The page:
Stein-Otto Svorstøl

OKRs are not a silver bullet for tracking work

OKRs are becoming increasingly popular. Most business want to use them for creating focus, tracking if initiatives to decide if they hit on desired outcomes, as well as creating alignment in the organisation. Not only for new initiatives, but across the business. By some, it seems to be looked at as a silver bullet for tracking work. In my experience, OKRs are not suitable for everyone and everything. Being clear on when and how you use them, is far more important than being able to say that one uses them in marketing.

An example: A team who works on a specific feature, ordered by a customer the year before, will of course struggle with defining the right Key Results. To them, the result is delivering the feature, a binary goal. The desired outcome is not clear to them, and it’s not even clear if that initiative is the only or the best one to deliver the outcome someone desires. The teams I’ve worked in this context, feel that they’re trying to retrofit a model to thier context, solving problems that they might not agree exsist.

Thankfully, I’m not alone in seeintg this. Christina Wodtke who wrote the fantastic book Radical Focus, recently wrote this article about not everyone not needing OKRs. Where OKRs are great to track a desired change in a KPI, not all work will contribute to that change. HR paying out wages does not need an OKR, it’s just something that needs to get done. This is not only specific for HR. Most business areas have some parts that just needs to get done. For this OKRs are not the right tool. Wodtke calls this heartbeat work.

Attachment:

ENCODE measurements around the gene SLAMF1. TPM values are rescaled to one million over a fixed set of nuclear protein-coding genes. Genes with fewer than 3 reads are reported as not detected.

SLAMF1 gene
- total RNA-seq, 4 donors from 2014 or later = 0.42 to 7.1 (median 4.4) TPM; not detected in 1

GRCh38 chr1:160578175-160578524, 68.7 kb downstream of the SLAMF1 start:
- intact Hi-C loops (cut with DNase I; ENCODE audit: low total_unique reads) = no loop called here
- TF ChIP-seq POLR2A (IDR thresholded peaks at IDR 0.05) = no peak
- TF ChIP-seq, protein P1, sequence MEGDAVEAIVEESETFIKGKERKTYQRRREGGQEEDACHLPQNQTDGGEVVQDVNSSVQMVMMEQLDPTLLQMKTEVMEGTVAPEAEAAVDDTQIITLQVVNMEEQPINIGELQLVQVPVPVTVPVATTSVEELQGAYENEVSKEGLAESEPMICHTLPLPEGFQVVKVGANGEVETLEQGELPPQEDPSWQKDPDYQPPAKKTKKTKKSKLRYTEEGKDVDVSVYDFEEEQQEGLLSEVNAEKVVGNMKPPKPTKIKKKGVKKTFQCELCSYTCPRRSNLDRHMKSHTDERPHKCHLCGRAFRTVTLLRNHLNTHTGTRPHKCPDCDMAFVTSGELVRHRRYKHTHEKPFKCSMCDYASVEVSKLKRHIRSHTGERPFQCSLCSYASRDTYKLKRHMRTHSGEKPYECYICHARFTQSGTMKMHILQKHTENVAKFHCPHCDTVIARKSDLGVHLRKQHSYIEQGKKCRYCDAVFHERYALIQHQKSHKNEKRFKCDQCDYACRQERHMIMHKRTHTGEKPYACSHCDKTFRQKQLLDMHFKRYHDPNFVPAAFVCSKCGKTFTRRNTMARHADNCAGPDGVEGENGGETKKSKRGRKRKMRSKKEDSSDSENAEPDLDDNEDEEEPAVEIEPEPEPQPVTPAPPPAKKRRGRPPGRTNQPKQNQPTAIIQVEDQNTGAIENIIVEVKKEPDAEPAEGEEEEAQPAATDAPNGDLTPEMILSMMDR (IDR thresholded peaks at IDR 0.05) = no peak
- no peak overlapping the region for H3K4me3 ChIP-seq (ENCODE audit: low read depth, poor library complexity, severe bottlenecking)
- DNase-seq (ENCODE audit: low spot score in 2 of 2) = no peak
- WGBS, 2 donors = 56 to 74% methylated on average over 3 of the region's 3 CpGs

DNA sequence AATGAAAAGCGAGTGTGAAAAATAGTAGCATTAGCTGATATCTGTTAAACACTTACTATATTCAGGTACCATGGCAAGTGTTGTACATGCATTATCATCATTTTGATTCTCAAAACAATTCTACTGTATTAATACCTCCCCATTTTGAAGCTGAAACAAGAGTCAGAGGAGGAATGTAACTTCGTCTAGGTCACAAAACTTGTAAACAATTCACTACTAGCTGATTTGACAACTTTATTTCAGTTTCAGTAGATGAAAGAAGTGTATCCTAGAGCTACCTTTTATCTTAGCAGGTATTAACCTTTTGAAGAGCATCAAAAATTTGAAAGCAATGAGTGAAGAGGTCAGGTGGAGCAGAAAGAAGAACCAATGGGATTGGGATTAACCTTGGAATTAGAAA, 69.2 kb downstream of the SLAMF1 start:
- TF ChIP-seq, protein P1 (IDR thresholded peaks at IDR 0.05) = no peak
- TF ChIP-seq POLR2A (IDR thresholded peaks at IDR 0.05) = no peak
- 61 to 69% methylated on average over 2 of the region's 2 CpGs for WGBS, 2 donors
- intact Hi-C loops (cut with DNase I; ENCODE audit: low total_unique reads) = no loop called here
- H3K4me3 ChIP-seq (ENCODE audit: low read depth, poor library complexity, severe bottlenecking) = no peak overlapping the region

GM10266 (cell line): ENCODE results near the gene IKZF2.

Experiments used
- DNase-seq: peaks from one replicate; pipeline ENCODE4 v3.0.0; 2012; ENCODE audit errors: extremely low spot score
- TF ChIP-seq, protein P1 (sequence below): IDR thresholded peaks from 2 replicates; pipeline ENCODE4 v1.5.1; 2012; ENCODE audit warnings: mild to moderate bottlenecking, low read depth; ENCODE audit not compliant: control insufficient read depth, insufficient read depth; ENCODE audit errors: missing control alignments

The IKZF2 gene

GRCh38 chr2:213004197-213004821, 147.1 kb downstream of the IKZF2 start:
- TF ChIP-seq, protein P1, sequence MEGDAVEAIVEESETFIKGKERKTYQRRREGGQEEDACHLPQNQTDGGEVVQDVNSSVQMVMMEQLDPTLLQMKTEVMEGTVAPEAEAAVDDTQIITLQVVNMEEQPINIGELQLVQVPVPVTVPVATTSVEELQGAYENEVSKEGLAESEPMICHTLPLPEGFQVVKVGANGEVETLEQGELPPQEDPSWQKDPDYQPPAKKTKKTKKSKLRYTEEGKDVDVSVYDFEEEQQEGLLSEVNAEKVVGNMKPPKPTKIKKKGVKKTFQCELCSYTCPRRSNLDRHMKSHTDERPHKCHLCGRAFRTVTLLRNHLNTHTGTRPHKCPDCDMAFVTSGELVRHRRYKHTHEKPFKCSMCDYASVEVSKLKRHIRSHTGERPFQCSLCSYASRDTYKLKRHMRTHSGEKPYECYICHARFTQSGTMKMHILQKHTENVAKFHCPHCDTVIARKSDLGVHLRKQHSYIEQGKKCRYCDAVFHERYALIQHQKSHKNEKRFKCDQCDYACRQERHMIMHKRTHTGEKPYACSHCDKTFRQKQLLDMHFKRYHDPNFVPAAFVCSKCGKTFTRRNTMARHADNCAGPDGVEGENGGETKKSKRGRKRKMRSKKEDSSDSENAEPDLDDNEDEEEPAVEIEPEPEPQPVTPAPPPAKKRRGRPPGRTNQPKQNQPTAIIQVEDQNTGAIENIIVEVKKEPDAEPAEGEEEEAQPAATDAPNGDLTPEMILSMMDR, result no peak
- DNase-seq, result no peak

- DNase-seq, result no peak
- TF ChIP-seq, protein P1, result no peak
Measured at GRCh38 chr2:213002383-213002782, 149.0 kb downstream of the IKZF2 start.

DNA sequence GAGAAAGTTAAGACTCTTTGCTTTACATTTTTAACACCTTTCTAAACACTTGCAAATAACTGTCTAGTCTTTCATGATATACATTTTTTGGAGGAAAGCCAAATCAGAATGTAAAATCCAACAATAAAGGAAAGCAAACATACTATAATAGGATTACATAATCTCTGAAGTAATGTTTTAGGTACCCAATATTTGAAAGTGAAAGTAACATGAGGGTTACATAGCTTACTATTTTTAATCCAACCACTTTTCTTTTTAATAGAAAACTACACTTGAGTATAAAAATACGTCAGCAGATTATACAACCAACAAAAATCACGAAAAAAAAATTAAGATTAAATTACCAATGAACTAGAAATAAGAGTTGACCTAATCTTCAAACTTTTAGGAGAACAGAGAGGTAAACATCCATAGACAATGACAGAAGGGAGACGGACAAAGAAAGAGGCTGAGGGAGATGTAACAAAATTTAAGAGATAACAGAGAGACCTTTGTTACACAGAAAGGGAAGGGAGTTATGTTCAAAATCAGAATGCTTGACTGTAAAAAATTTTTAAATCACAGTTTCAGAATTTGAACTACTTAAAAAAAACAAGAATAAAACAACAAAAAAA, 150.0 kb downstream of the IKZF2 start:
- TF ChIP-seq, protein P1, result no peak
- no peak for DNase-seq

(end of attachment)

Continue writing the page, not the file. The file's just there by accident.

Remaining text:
With this in mind, and as I’ve seen the same problem a few times, I’ve worked on a model to explain how different metrics might fit together in a well-established organization with various types of work that needs to get done. It’s been useful to me; it might be useful to you too.


To add some explanation: The idea is that there are several levels of metrics, and needs for metrics. The levels would be something like:

  1. The old school Key Performance Indicators shows what the business area or whole organization values as important in terms of business performance. What would be acceptable levels for each of them?

  2. Then you define one or more Objectives, that is meant to change performance in the KPI. You define several Key Results that might tell you if you’re on the right track.

  3. The OKRs might be broken down by other units/teams, so that they are more meaningful to them

  4. Finally, we define some initiatives, that is the actual work or output that can contribute to desired outcomes.

  5. In addition, teams with well-established responsibilities might also need to track indicators that shows if the “heartbeat” work is on track. If your app rating falls to the ground, that new feature might not matter. You’ll need to refocus.

Based on this, some teams might only work directly with OKRs, not even needing any task management as the team is so small, and things are moving fast. Other teams will have a few working directly to test hypotheses to move the needle on an OKR, while others work on an initiative that was promised to another department. I’ve found that it helps in building understanding, and in turn make OKRs useful, by being aware of the differences and track them appropriately. OKR, like agile, is not a silver bullet. We’ll always need to tailor to context.

Any thoughts, comments or corrections after reading this post? Please, do reach out by E-mail. Thanks.

Post is tagged with: #okr #management